The big question before the BIG day, Oscars, is who will take home the Best Actor and I figure it’s the best time to come clean about my own personal take on the matter. I’m going to be team McConaughey this year because though I loved DiCaprio’s Belfort, I loved McConaughey’s Ron Woodroof more. Also, I find it a bit ironic that both my favorite portrayed characters were based on real life and both are, on paper, bad guys. Yet, Belfort and Woodroof are still men who viewers root for, and their flaws and mistakes just don’t create a bad man due to the appeal DiCaprio and McConaughey posses.

Wolf of Wall Street Quaaludes (1)

Having said all of that, I might as well tell you about my favorite DiCaprio scene – the Belfort’s struggle to the car. Now, it is already one of the more famous ones and it’s a great laugh but I noticed something else. I realized that the scene was dragged and dragged on purpose, and for me, the purpose was to show the horror of drugs. Now, the beginning of the scene was hilarious, everybody was laughing and then, slowly but gradually and noticeably, the laughter became quieter and quieter. Just like with drugs, they might seem fun at first but with time, they became sad and pathetic even.  That’s why I loved that scene, yes, it was hilarious but it was also hurtful to watch a man struggle due to drugs to a point where it wasn’t no longer funny. That was my favorite scene because it was so controversial and full of meaning.

There are many other scenes that stood out, the jacking-off scene by Hill still haunts me, the flashback of the craziness happening on the plane, Margot Robbie making DiCaprio crawl while flashing herself to the guards, Hill chocking, DiCaprio making his sale speech(es) and many more, but it would take forever to discuss all of them. One thing is certain though, I’d watch The Wolf of Wall Street again and again just to see all the details because I’m fairly certain that this kind of a cinematic ride, crazy and totally outrageous, will have new nuances appearing with every revisit. That’s the beauty of movies, the good ones at least, the amount of new things a viewer might see the second time, the third time and so on. That and the humor, the performances, the plot, the direction and of course, the awesome soundtrack – The Wolf of Wall Street has all of that!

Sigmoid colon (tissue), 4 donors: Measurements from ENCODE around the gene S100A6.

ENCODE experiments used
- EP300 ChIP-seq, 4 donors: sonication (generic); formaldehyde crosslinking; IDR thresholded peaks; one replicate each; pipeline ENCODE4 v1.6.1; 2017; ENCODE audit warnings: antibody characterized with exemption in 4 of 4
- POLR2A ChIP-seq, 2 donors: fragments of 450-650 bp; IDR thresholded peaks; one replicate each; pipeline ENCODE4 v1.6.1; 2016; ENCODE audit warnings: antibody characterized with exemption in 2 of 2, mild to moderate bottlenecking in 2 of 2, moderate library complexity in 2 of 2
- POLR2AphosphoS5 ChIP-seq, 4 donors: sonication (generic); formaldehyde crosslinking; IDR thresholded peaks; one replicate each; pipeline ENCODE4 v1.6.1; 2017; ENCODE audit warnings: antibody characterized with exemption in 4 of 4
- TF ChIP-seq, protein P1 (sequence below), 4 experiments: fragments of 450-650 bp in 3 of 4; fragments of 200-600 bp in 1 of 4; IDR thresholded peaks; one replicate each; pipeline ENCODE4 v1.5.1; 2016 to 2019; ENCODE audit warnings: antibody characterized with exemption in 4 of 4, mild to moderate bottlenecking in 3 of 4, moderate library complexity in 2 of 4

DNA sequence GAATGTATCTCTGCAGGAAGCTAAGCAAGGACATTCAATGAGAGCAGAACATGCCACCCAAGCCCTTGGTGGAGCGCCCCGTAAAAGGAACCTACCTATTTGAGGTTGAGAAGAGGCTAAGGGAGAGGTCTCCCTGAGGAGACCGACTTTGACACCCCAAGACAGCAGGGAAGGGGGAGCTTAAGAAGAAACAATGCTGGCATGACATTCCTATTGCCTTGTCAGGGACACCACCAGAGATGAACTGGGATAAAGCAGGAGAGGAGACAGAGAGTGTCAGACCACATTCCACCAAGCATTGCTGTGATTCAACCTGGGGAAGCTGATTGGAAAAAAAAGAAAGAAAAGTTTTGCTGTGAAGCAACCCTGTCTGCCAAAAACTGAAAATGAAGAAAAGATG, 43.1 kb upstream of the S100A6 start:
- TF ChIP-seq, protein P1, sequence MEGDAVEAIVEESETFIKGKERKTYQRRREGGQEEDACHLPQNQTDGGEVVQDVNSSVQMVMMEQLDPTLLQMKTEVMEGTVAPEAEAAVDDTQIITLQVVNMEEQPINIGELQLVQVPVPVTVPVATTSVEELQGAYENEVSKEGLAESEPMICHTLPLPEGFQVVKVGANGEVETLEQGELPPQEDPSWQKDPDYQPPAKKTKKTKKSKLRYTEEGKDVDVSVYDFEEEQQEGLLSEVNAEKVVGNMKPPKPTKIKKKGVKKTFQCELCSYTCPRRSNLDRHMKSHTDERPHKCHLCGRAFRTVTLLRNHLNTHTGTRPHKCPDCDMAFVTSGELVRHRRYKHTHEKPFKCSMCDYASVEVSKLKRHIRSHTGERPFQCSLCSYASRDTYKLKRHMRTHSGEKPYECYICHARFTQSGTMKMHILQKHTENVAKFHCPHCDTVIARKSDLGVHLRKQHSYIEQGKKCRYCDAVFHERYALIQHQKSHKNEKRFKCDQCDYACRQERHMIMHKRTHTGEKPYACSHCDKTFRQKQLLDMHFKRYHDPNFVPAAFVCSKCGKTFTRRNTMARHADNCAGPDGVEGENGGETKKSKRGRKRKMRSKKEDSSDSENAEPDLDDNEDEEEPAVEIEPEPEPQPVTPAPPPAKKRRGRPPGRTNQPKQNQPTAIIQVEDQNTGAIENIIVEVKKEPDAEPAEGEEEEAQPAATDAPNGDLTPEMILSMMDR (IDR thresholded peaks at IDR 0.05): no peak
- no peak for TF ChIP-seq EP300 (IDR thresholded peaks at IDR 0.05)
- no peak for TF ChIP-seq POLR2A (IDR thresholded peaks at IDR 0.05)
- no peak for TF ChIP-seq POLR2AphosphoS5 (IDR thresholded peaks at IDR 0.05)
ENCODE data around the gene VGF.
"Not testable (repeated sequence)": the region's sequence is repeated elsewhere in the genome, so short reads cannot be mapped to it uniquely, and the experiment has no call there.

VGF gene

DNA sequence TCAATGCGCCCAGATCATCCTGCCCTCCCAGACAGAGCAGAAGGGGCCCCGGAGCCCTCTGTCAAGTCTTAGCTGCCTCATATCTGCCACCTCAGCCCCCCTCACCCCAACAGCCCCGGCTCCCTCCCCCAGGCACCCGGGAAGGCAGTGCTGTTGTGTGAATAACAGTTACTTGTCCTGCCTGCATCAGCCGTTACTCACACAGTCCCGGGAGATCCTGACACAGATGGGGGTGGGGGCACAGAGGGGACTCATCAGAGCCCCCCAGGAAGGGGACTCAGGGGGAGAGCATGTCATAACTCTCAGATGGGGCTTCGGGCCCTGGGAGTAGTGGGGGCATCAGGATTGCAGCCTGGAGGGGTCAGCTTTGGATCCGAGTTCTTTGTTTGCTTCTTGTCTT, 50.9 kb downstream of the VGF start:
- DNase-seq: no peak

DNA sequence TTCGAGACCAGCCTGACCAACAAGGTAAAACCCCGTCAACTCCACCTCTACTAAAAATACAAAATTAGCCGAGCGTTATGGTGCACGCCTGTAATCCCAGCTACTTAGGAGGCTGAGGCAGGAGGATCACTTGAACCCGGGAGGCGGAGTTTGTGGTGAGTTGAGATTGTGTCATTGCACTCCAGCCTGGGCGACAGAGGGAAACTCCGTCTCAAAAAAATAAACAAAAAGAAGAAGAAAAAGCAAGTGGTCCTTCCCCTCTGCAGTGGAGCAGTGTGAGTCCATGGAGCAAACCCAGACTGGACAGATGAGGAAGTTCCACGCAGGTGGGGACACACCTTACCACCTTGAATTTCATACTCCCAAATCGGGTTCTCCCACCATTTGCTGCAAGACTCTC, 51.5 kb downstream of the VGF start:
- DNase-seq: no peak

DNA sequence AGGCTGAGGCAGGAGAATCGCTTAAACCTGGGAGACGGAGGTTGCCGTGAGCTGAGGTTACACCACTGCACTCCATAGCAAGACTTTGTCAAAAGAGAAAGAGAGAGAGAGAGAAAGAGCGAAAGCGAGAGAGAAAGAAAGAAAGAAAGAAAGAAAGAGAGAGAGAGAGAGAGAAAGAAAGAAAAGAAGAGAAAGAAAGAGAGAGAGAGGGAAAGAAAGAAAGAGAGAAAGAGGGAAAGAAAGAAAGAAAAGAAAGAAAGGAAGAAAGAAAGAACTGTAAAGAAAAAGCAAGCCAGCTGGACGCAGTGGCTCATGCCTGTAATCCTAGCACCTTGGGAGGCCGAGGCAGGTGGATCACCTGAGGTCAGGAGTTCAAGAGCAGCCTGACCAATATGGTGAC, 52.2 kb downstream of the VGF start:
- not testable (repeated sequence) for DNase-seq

• That car scene is amazing! I do agree about the length though. I figure for a film to need to be more than 2 hours long it needs to be telling me a pretty epic story.

  • Ah the ‘not enough of McConaughey’ problem. There’s never enough, never enough…:) glad you liked the movie and Jonah Hill’s work – he is such a great dude and he was fantastic in this movie. I’m not a big fan of Chandler’s casting – he is just not charismatic enough to hold his own among these guys.

    • Yeah, the Matty needs to be in my life more.. but I still can’t push myself to watch his rom-coms.. I need more new stuff, more True Detective and so on!

      I liked Chandler in Friday Night Lights.. he was a typical father figure but he needed to be more badass in this.. I wanted him to look threatening .. but maybe it was the point, the nonthreatening person can still take down big powerful men?

      • Have you seen Bernie, Lincoln Lawyer, Paperboy? They’re all good ^^ I’m going through his older stuff now because I’m working on a big article, Two for the Money is also a pretty cool movie, Al Pacino is good in that even though it’s another in line of his lazy performances.

        Maybe, yeah, but for me as he was the main good guy he really should shine a bit more.